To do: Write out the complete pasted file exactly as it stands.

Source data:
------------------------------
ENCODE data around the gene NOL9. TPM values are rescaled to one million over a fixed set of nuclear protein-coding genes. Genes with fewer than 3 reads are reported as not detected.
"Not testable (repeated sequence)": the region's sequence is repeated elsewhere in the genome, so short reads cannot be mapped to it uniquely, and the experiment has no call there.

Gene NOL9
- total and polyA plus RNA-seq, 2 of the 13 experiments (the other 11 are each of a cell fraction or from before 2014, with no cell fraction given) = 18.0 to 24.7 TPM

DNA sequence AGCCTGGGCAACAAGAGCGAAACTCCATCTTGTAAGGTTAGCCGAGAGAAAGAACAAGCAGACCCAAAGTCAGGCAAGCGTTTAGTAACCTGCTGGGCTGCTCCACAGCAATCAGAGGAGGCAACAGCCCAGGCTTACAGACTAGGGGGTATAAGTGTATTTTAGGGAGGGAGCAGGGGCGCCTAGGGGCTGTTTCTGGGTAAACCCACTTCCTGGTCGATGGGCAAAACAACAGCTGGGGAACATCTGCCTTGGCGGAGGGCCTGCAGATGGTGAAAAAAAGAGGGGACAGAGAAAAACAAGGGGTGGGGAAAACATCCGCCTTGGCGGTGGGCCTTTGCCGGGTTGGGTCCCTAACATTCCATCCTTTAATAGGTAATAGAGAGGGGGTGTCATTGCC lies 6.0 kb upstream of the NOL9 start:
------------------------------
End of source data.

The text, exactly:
ENCODE data around the gene NOL9. TPM values are rescaled to one million over a fixed set of nuclear protein-coding genes. Genes with fewer than 3 reads are reported as not detected.
"Not testable (repeated sequence)": the region's sequence is repeated elsewhere in the genome, so short reads cannot be mapped to it uniquely, and the experiment has no call there.

Gene NOL9
- total and polyA plus RNA-seq, 2 of the 13 experiments (the other 11 are each of a cell fraction or from before 2014, with no cell fraction given) = 18.0 to 24.7 TPM

DNA sequence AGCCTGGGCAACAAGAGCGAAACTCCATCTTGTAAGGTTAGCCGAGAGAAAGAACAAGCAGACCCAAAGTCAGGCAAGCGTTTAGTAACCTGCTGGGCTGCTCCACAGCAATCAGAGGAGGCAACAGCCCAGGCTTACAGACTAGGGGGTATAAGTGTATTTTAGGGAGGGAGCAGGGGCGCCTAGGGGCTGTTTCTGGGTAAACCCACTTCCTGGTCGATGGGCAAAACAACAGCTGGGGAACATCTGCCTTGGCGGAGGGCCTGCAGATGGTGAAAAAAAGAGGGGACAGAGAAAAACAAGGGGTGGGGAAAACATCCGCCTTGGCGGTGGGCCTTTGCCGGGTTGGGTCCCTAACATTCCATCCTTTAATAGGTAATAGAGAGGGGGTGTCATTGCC lies 6.0 kb upstream of the NOL9 start: